This page was last modified on 23 April 2015, at 09:28.

Publications:Focus on: Can education make us happy?

From Eurydice

Jump to: navigation, search
Education make us happy.jpg

Focus on: Can education make us happy?

Date of publication: 30 April 2014

"Happiness" is a condition for successful education and the potential outcome of it.

'The highest education is that which does not merely give us information but makes our life in harmony with all existence. But we find that this education of sympathy is not only systematically ignored in schools, but it is severely repressed ' – Rabindranath Tagore on education

The recipe for a better life is made up of 11 key ingredients according to the OECD’s Better Life Index. Just as countries are ranked on their wealth and health, now we can complete the triangle and rank them on the quality of life of their populations. Countries like Australia, Canada, and Austria get top grades whereas apparently life in Estonia and the Slovak Republic could be better. It’s an ambitious and interesting project and worthwhile looking at – particularly as education is one of the main components. Eurostat’s quality of life indicators also consider education a “basic determinant of the quality of life of individuals.” But what, in fact, does "quality of life" really mean? For most people it is probably about being happy more often than not – even if "happiness" may be considered a fleeting concept. So can education make us happy?

According to the Better Life Index on education, the answer is a definite “yes”: “education may improve people’s lives in such areas as health, civic participation, political interest and happiness.” But what is really being measured here? A closer look reveals that 3 education indicators determine the better life factor: educational attainment or the highest level of education that an individual has completed; years in education, and performance in reading, maths and sciences. The medal winners on these education factors are Finland, Japan, and Sweden.

Eurydice findings can be used to support these outcomes. Key Data on Eucation in Europe 2012 clearly confirms, for example, that the higher the levels of educational attainment, the shorter the transition period from school or studies to landing a job – an important factor as jobs constitute another main ingredient of the Better Life Index recipe. Moreover, Key Data shows that the higher the attainment level, the more likely it is that these jobs are also permanent positions, thereby checking “job security” off the list as well.

Yet no matter whether or not the picture provided by these aggregated indicators appears to make sense, there is surely more to the fabric of our lives than these dry education indicators would allow. And of course they cannot be taken too literally: having high educational attainment is no guarantee that people will be immune to stress and depression, for example – an issue borne out by findings that professions such as dentists or physicians have rather high suicide rates.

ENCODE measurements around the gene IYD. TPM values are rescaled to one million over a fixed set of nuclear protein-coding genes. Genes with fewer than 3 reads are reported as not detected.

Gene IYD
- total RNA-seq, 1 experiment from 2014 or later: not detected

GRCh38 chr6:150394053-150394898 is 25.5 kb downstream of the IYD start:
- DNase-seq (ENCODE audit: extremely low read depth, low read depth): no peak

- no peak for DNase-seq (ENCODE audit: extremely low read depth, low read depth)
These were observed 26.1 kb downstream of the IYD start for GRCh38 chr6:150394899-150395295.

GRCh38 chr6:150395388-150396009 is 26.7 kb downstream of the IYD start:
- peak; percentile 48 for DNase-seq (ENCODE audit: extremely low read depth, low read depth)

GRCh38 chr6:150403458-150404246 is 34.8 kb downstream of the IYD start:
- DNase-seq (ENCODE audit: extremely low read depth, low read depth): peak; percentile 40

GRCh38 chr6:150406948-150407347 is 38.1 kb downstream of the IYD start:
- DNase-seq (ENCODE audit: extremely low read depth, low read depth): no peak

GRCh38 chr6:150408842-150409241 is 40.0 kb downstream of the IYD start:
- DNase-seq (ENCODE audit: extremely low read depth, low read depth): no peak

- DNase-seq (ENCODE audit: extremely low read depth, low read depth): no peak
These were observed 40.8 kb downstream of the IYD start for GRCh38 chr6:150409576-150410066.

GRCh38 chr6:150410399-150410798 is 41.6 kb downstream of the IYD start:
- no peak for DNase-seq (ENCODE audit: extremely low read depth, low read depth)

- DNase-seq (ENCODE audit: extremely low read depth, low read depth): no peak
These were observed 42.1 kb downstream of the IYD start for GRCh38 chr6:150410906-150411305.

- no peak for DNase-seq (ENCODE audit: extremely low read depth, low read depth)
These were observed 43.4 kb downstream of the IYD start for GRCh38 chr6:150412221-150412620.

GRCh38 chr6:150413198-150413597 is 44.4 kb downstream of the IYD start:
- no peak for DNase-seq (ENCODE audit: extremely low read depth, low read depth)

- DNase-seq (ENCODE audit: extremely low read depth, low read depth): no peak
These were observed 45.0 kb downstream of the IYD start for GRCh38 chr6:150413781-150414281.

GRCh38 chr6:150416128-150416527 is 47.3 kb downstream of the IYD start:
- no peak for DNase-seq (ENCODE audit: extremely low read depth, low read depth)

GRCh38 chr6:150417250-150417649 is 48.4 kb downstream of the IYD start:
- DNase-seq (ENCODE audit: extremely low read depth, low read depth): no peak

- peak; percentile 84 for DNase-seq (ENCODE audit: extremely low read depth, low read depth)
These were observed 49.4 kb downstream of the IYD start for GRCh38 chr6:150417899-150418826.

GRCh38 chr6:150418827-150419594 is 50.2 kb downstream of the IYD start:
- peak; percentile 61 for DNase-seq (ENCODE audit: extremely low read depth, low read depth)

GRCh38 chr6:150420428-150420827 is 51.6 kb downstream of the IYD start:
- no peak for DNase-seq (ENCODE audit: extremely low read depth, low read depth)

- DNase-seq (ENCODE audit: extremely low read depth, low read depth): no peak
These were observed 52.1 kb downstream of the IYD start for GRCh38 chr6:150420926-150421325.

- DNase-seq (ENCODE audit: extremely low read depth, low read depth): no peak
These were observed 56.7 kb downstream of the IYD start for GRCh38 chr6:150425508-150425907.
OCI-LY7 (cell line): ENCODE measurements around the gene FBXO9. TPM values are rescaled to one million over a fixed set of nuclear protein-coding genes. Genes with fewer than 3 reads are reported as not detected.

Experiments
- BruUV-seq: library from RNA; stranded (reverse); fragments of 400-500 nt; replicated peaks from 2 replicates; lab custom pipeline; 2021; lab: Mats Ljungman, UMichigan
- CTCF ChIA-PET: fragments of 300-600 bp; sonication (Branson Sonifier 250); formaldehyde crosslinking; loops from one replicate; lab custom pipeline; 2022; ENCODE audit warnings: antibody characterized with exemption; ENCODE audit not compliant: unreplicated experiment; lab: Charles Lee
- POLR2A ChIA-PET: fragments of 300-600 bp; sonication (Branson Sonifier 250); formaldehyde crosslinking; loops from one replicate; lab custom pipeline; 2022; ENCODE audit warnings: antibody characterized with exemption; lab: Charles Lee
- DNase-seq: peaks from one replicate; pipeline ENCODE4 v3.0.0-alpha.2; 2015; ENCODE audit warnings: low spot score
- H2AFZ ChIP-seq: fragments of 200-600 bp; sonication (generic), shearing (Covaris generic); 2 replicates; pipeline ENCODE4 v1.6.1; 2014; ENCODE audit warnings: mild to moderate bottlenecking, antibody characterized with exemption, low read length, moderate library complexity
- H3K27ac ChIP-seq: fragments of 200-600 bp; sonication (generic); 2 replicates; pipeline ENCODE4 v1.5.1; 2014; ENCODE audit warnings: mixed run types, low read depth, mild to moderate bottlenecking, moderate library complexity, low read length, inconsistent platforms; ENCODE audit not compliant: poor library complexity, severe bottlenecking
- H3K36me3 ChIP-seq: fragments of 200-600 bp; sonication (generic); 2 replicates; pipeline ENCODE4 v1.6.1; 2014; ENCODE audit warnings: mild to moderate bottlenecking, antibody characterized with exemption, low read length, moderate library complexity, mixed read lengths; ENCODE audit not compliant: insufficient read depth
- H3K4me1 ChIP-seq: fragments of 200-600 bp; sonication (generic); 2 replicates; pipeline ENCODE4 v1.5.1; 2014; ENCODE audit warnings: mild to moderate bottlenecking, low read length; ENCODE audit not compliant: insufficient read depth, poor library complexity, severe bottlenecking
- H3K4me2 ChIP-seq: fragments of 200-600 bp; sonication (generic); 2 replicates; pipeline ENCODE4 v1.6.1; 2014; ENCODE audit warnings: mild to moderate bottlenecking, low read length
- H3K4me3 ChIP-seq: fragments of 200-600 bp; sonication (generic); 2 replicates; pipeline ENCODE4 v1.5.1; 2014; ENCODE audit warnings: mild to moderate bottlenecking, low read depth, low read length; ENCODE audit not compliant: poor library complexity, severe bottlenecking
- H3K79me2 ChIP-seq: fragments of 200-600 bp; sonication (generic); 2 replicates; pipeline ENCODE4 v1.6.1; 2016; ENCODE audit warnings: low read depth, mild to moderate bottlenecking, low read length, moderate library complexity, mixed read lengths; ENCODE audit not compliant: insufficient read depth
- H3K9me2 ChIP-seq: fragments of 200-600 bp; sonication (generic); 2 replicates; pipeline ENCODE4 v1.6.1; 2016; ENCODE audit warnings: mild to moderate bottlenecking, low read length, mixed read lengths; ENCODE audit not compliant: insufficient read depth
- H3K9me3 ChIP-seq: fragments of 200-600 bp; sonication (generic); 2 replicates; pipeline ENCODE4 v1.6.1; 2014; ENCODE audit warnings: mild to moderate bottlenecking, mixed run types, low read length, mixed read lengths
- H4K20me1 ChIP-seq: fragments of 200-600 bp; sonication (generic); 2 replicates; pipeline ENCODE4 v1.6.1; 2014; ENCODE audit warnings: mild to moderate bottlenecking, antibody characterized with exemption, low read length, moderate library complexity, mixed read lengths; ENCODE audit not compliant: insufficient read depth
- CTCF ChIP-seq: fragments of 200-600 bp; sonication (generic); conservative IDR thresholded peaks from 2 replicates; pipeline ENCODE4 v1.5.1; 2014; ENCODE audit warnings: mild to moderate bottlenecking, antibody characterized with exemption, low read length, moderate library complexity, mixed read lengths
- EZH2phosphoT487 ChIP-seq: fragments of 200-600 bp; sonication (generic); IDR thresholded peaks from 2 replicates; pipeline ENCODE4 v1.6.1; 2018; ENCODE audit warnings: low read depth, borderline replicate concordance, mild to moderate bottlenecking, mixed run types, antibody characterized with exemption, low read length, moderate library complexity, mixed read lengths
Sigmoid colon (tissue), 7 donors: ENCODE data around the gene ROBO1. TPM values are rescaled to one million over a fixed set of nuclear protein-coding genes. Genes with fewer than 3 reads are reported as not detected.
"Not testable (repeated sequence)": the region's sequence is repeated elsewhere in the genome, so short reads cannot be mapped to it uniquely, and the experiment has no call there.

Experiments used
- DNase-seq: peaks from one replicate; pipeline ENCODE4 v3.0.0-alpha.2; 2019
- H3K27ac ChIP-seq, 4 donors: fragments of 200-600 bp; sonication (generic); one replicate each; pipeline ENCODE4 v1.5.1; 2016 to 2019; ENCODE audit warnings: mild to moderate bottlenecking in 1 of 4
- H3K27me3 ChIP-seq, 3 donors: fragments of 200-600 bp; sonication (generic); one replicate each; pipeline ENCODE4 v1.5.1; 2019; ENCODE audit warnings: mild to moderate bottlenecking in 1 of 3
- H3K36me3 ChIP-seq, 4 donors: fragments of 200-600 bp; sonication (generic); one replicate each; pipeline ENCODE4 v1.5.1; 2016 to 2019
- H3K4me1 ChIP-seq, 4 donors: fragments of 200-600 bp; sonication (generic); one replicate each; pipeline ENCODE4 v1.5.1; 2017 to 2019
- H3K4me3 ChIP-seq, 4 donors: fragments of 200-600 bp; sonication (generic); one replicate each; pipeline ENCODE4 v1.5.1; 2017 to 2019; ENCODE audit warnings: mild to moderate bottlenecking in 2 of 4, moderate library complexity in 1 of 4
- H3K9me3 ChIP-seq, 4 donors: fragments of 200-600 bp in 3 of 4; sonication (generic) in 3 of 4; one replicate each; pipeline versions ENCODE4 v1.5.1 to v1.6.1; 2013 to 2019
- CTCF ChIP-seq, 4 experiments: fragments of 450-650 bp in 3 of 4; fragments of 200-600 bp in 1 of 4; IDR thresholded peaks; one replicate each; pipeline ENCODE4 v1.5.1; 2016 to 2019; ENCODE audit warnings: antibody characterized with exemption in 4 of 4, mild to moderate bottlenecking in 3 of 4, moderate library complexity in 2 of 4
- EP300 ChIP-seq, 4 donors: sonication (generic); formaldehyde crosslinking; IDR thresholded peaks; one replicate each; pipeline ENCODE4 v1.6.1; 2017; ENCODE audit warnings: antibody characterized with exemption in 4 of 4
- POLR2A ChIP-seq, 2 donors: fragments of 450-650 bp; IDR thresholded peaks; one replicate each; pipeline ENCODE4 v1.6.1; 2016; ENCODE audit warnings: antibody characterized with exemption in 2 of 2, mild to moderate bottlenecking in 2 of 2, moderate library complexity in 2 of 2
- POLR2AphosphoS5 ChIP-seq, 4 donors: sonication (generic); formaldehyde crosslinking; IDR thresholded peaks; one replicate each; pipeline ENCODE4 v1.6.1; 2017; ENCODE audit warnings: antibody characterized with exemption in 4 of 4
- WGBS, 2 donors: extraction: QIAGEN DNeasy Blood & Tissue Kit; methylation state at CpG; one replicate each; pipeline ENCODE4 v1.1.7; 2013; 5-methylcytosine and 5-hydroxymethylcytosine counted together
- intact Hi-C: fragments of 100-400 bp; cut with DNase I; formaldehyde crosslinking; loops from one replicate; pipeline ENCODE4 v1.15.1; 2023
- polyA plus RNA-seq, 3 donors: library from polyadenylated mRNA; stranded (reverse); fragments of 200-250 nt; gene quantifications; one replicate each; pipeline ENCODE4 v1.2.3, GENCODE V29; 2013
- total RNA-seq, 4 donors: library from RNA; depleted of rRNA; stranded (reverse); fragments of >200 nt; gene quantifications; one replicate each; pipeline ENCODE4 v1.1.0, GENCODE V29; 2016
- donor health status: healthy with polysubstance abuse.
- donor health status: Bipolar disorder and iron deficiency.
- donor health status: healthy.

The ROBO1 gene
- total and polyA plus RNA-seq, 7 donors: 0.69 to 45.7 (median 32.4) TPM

So is the OECD index missing something? The view of what is important in education is clearly over-simplistic and reductive. If all that matters are the years spent in education or performance in core skills tests, where is the place for creativity and innovation, or for arts and culture? But perhaps we should understand duration in education as not relevant in itself, but rather as an interesting proxy or cover for something much more important that cannot be measured directly – motivation. In other words, those who stay in education longest haven’t been demotivated by the experience.

Eurydice’s study on science education in Europe backs up the importance of motivation, stating that students lose interest if they are presented with de-contextualised and value-free facts that are not connected to their own lives or experiences. Similarly, the maths study confirms that students’ motivation to learn is low when maths is perceived as a difficult subject involving abstract formulae that not only appear unconnected with each other but also irrelevant to students’ lives. In both these cases, a key concept emerges: connectedness. The more connected the subjects are to a student’s personal life and the real world, the more meaningful they are. Motivation increases, and learning becomes more pleasurable and effective.

Connectedness is indeed a concept that reappears throughout various student-centred pedagogical approaches and philosophies. Take the Freinet pedagogical approach, for example, which has become a respected teaching method practised in many countries worldwide. One of its key educational principles lies in “interaction with the environment”, encouraging children's interests and natural curiosity. Rabindranath Tagore, the first Asian Nobel Prize Winner, also stipulated that education should not only relate to nature and a student’s immediate surroundings, but also to culture and the wider world.

What should we conclude about the relationship between happiness and education? First of all, whatever the merits of a Better Life Index, unfortunately it can’t really give us a recipe for happiness. The “education” component, for example, is probably only valid because it acts as a proxy for conveying information on more important issues than those directly measured. What matters in education is that the learning process is motivating and stimulating, and ideally that children are happy (to put in the effort) to learn because they see the connection to the real world. Happiness, when seen in that light, is thus both a condition for successful education as well as the potential outcome of it. So coming back to our initial question, can education make us happy? Certainly, for moments in time. And for the rest of the time, it surely has the potential to contribute to a better life.


Authors: David Crosier and Andrea Puhl